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It’s Time to Come Clean: The Truth Behind Clean Beauty


It’s time for us to come clean.


Over the last couple of years, we have tried our hardest to eat clean, breathe clean and sleep clean. Now, we’re striving for a clean beauty regime. But what exactly does clean beauty mean?


It’s easy to think you must be a green goddess to care about the ingredients in your beauty products. Skincare shopping should be fun. But, when you’re trying to remember to avoid nine toxic ingredients, it can become a troublesome chore. Think parabens and phthalates, sulphates and artificial fragrances. How are we expected to remember this on top of everything else?


There’s the assumption that clean beauty has natural or sustainably sourced ingredients. So, clean should be virtuous and trustworthy – right?


We have researched to find out what it means to have a clean beauty regime. Furthermore, we found beauty experts that are shedding light on ambiguous labelling. They discuss how we should be more aware of greenwashing from beauty brands and more.


What is Clean Beauty?


Clean beauty as a term has not been set in stone. But it includes non-toxic products which are natural and free of active chemicals. There is not a standard definition of “clean”, so it can mean different things to different people. The Organic Pharmacy, define “clean” as organic ingredients, silicone-free, and Ecocert approved preservatives. For others, clean beauty is a conscious mindset when purchasing products. This definition focuses on the impact on the planet through the supply chain. It’s essential to consider the sourcing of ingredients and its packaging and manufacturing. Yet, others think that this term can be doing more harm than good. Georgia Barnes, Manager at The Soil Association, feels that “clean” doesn’t provide clarity. For her, it’s misleading because it can mean so many things to different people.


Is the term “clean” a form of greenwashing?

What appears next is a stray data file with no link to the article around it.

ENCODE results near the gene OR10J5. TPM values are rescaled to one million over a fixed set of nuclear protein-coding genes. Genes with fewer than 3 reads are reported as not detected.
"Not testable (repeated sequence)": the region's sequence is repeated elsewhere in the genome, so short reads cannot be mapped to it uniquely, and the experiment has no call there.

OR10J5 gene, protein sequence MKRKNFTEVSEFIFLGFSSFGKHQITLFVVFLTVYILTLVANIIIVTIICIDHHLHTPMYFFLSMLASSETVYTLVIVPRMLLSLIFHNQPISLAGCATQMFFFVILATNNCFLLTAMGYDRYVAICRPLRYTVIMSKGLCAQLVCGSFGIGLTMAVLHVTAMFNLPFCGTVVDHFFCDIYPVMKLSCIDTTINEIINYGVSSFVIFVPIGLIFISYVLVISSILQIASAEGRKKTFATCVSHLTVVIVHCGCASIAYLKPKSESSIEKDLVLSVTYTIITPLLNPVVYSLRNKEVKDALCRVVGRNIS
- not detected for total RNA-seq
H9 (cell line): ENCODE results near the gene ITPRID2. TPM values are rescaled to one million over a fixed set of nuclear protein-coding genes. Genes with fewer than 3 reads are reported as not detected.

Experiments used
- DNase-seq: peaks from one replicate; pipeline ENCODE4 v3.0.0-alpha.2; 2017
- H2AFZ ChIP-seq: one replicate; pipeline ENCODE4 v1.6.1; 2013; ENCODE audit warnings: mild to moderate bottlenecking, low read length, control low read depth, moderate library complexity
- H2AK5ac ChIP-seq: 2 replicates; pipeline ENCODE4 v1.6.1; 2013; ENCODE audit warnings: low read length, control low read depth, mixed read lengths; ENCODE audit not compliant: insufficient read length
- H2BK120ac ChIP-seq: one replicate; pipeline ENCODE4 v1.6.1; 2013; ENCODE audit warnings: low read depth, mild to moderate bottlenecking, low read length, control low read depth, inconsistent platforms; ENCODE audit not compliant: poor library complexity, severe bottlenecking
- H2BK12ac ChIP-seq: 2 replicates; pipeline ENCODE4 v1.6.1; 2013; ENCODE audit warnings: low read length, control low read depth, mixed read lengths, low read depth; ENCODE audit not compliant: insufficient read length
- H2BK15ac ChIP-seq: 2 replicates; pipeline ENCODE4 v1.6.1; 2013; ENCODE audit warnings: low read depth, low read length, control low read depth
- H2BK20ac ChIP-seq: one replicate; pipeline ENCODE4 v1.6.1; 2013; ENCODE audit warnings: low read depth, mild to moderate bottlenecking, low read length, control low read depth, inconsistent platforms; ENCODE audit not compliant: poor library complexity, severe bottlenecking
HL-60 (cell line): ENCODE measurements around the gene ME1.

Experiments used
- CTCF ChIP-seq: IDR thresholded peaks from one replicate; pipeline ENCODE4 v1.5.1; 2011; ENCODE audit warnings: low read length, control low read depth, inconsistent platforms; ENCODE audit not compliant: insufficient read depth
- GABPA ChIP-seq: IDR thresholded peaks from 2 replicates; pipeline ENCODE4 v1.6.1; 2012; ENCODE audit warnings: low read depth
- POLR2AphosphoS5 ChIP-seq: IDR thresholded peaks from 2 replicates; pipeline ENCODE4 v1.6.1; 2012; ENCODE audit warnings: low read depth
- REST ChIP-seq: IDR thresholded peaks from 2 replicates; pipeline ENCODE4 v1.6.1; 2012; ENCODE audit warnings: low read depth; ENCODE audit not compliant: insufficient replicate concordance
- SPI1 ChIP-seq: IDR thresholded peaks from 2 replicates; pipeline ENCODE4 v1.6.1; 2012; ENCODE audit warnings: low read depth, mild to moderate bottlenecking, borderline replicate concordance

Greenwashing is where brands choose to deliberately mislead consumers. They trick them into believing the brand is more environmentally friendly than it is. There is a lack of official legislation for products to claim they are green or organic. But, there are specific certifications given by independent bodies to certify its legitimacy. The Soil Association Certification helps provide clarity and transparency in this unregulated industry. The green light products that have met the organic ingredients rule. Now, consumers can confidently shop without having to compile heavy research. This also includes the broader principles of organic certification, such as no pesticides, sustainably sourced ingredients and strict rules on labelling and packaging.



But is organic beauty better than non-organic?


The truth is, organic products are much better for you and the planet. They are packed full of high-quality ingredients that are beneficial for your skin. They also do not need any harmful ingredients or preservatives.


What ingredients should I avoid?


There are nine toxic ingredients we should avoid to have a clean beauty regime. The most common are Aluminium, Parabens, Synthetic Fragrance and Colour. The other problematic ingredients to remember are Formaldehyde, Triclosan, Propylene Glycol and Phthalates. All ingredients are visible in products for oily, dry, sensitive and combination skin. Another ingredient you should avoid is non-recyclable packaging. It may not be an actual ingredient, but it can turn your clean beauty regime into a recipe for disaster.


Clean beauty encompasses sustainability, so it is important to avoid damaging the planet. In 2018, the cosmetic industry produced 120 billion units of non-recyclable products. If you want to be a Clean Queen, then it is best to avoid these too.

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